A North Korean woman by the name of Pak Jong Suk who escaped to the South by way of China in 2006 has returned to the DPRK and lived to tell the story.
Here’s what she said in the most unusual press conference according to the DPRK’s Korean Central News Agency:
“I illegally crossed the border on the night of March 29, 2006 in a foolish hope of meeting my father who went to south Korea due to the A-bomb scare made by the U.S. imperialists during the Korean War and getting money from him”, she said.
“I was taken in by the luring tactics of south Korean Intelligence Service agents in an alien land and handed over by them according to their scenario. This was how I was taken to south Korea at around 9 a.m. of June 29 of the same year”, she added.
She recalled that while living in south Korea for six years she led a life little short of a miserable slave’s for want of money.
Referring to the living conditions of the “defectors from the north”, she said the jobs they could find at best were nothing but waste cleaning, vessel washing and servicing and other most hateful and difficult jobs.
The suicidal rate among them is five times that among other south Koreans, she said. They ardently wish to return to the DPRK, cursing corrupt south Korean society and reproaching themselves.
She spoke of what she felt after coming back to the DPRK after diverting the watch of IS agents.
“A single misstep made me fall into a bottomless pitfall, leaving disgrace to my children. But my motherland injected life-giving water to me who might have become a forlorn wandering spirit,” she noted.
“When I deplaned, quieting my thumping heart, I was stunned by the cordial reception given by officials concerned,” Pak said, adding:
“I felt at that time how affectionate and great the motherland is to me.
I would have no more to desire before I die.
The dear respected Kim Jong Un did not blame me who did so many wrongs in the past but brought me under his warm care. He showed profound loving care for me.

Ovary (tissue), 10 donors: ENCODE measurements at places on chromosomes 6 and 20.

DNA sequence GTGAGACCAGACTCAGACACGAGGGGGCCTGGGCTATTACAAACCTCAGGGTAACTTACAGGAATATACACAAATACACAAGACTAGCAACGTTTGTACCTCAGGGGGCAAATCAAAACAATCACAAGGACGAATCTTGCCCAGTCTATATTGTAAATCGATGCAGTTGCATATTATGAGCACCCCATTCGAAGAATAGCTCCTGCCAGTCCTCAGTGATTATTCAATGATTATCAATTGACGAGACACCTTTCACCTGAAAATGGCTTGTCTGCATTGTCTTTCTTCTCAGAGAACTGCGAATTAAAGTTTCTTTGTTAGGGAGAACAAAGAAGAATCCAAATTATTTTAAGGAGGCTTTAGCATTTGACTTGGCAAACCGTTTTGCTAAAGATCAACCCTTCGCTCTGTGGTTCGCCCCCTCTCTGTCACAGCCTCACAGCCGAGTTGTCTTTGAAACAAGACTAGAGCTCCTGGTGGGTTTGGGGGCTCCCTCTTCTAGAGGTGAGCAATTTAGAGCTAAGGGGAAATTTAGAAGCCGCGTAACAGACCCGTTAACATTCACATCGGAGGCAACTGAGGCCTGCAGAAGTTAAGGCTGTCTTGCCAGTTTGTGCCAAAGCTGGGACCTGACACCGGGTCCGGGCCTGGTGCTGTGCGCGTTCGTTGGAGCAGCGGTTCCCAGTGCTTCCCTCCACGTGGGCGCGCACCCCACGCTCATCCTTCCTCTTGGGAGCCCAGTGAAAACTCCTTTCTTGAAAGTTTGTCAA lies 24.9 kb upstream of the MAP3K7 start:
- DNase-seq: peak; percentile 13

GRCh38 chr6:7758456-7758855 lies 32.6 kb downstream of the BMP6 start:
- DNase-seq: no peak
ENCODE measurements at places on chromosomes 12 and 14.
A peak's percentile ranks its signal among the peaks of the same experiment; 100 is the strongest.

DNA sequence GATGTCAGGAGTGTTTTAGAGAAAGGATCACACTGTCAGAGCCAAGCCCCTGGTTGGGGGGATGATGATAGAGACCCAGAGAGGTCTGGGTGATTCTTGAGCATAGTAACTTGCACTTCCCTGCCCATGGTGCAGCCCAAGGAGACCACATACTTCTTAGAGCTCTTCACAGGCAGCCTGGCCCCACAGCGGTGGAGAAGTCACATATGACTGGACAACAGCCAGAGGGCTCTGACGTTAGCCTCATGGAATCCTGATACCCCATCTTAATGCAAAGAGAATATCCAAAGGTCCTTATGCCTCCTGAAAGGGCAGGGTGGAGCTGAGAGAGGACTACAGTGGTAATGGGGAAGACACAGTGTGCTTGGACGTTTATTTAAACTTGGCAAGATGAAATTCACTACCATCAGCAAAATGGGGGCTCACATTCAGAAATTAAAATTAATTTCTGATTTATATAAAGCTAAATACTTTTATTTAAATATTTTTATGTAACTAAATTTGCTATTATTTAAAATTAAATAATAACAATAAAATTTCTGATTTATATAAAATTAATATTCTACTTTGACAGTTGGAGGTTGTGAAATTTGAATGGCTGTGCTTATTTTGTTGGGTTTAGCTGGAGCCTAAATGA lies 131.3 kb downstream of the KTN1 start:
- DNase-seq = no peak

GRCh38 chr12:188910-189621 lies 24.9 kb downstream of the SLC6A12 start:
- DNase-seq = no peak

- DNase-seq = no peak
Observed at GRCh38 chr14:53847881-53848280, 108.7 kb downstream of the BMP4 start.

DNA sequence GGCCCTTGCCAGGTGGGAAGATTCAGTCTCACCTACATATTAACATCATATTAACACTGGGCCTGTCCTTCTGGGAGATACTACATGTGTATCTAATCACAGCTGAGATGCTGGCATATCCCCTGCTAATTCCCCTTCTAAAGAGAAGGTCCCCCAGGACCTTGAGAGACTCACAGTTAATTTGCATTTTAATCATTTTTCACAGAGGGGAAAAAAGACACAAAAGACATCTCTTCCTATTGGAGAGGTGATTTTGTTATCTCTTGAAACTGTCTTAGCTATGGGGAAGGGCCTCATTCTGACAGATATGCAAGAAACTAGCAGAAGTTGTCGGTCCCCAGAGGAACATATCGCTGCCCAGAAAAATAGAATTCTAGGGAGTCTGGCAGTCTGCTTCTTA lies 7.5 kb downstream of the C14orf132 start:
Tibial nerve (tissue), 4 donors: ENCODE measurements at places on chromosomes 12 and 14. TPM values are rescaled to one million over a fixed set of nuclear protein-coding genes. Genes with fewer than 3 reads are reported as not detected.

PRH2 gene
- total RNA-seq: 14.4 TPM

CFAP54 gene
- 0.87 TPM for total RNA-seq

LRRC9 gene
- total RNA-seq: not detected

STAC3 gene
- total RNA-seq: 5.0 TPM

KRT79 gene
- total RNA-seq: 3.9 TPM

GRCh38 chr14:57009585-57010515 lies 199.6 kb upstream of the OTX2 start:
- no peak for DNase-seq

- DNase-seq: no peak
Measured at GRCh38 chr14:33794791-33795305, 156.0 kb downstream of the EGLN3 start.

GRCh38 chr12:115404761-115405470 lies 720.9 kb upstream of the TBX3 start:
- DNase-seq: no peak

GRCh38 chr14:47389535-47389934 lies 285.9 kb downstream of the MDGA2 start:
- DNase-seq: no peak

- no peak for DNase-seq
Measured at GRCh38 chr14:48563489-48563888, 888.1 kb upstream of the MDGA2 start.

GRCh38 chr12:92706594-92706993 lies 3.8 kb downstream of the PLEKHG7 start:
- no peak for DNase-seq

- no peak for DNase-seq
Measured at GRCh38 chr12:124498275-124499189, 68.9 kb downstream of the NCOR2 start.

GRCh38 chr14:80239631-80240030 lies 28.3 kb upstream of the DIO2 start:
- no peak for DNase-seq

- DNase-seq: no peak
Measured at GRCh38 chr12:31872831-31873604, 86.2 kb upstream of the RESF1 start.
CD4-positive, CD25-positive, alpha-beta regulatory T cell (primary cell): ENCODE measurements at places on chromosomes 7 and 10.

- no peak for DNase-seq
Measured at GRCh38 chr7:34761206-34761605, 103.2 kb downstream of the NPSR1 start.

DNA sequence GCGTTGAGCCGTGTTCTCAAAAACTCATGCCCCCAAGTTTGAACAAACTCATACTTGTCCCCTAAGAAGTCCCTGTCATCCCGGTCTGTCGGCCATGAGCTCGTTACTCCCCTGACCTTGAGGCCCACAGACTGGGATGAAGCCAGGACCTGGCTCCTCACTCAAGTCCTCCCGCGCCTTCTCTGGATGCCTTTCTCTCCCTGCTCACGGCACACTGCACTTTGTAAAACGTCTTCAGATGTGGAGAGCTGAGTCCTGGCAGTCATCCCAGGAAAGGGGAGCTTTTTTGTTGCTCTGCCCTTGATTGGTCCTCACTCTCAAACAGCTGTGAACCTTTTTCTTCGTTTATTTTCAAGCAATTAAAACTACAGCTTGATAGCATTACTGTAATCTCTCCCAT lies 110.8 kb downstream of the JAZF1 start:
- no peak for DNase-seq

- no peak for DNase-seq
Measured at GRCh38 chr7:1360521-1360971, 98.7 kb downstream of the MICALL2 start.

Kim Jong Un made sure that I, little different from an offender, reside in Pyongyang with my son who is a teacher of Pyongyang Kim Won Gyun Conservatory and daughter-in-law.
I am neither a patriot nor a hero who made any tangible contribution to the country.
I am an ingrate who had betrayed my motherland to seek better living while others devoted themselves to building a thriving nation, tightening their belts.
I deserve punishment. But Kim Jong Un did not blame me but was so kind as to enable me to enjoy the greatest happiness. How can I forget this profound love and benevolence so long as I am alive.
The world does not know such tender-hearted leader as the dear respected General Kim Jong Un.
I was reborn thanks to Kim Jong Un identical to the great Generalissimos.”
The Associated Press, which runs a bureau in Pyongyang, notes in its report:
It is unusual for North Korea to hold and televise a news conference for foreign as well as local media featuring ordinary citizens, particularly a former defector. It was not possible to immediately verify whether Pak spoke on government orders or of her own volition, but her comments are in line with North Korea’s efforts to rebut recent claims by rights activists and the U.S. that it abuses repatriated defectors.
A Unification Ministry spokeswoman, Park Soo-jin, said during a briefing in Seoul that there was at least one other known case of a North Korean defector returning to Pyongyang from the South and giving a news conference: A defector surnamed Yoo entered South Korea illegally in 1998, then returned to Pyongyang in 2000 and spoke to the media before coming back again to the South in 2001. The defector now lives in South Korea.